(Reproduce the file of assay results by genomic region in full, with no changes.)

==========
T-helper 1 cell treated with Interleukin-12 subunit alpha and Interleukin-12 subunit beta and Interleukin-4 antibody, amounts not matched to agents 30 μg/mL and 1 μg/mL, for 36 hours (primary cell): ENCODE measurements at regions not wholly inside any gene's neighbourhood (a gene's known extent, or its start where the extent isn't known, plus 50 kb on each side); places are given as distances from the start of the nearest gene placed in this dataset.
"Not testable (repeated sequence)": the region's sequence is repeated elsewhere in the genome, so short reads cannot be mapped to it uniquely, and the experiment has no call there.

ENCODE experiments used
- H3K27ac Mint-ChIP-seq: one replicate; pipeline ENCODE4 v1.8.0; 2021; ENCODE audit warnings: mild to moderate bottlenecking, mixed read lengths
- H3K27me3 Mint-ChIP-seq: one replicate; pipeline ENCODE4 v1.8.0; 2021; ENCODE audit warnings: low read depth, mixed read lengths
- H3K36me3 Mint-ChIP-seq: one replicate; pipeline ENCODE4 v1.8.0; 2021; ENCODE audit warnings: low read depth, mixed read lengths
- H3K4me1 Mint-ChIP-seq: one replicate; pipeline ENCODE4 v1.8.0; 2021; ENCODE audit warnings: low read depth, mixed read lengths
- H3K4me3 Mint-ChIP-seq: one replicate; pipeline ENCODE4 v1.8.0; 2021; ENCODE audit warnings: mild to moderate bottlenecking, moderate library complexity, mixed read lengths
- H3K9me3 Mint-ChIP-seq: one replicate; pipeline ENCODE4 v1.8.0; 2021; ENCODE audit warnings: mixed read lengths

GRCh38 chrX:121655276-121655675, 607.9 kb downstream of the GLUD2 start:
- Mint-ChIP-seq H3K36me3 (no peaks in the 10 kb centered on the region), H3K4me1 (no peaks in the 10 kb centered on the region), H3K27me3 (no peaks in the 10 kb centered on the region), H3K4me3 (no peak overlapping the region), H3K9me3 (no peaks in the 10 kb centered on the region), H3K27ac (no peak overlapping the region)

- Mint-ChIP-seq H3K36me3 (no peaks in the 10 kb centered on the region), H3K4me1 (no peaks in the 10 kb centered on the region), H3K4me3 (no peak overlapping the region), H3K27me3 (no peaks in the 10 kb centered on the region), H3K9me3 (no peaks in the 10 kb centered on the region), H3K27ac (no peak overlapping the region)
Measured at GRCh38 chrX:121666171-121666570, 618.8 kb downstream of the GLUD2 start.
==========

T-helper 1 cell treated with Interleukin-12 subunit alpha and Interleukin-12 subunit beta and Interleukin-4 antibody, amounts not matched to agents 30 μg/mL and 1 μg/mL, for 36 hours (primary cell): ENCODE measurements at regions not wholly inside any gene's neighbourhood (a gene's known extent, or its start where the extent isn't known, plus 50 kb on each side); places are given as distances from the start of the nearest gene placed in this dataset.
"Not testable (repeated sequence)": the region's sequence is repeated elsewhere in the genome, so short reads cannot be mapped to it uniquely, and the experiment has no call there.

ENCODE experiments used
- H3K27ac Mint-ChIP-seq: one replicate; pipeline ENCODE4 v1.8.0; 2021; ENCODE audit warnings: mild to moderate bottlenecking, mixed read lengths
- H3K27me3 Mint-ChIP-seq: one replicate; pipeline ENCODE4 v1.8.0; 2021; ENCODE audit warnings: low read depth, mixed read lengths
- H3K36me3 Mint-ChIP-seq: one replicate; pipeline ENCODE4 v1.8.0; 2021; ENCODE audit warnings: low read depth, mixed read lengths
- H3K4me1 Mint-ChIP-seq: one replicate; pipeline ENCODE4 v1.8.0; 2021; ENCODE audit warnings: low read depth, mixed read lengths
- H3K4me3 Mint-ChIP-seq: one replicate; pipeline ENCODE4 v1.8.0; 2021; ENCODE audit warnings: mild to moderate bottlenecking, moderate library complexity, mixed read lengths
- H3K9me3 Mint-ChIP-seq: one replicate; pipeline ENCODE4 v1.8.0; 2021; ENCODE audit warnings: mixed read lengths

GRCh38 chrX:121655276-121655675, 607.9 kb downstream of the GLUD2 start:
- Mint-ChIP-seq H3K36me3 (no peaks in the 10 kb centered on the region), H3K4me1 (no peaks in the 10 kb centered on the region), H3K27me3 (no peaks in the 10 kb centered on the region), H3K4me3 (no peak overlapping the region), H3K9me3 (no peaks in the 10 kb centered on the region), H3K27ac (no peak overlapping the region)

- Mint-ChIP-seq H3K36me3 (no peaks in the 10 kb centered on the region), H3K4me1 (no peaks in the 10 kb centered on the region), H3K4me3 (no peak overlapping the region), H3K27me3 (no peaks in the 10 kb centered on the region), H3K9me3 (no peaks in the 10 kb centered on the region), H3K27ac (no peak overlapping the region)
Measured at GRCh38 chrX:121666171-121666570, 618.8 kb downstream of the GLUD2 start.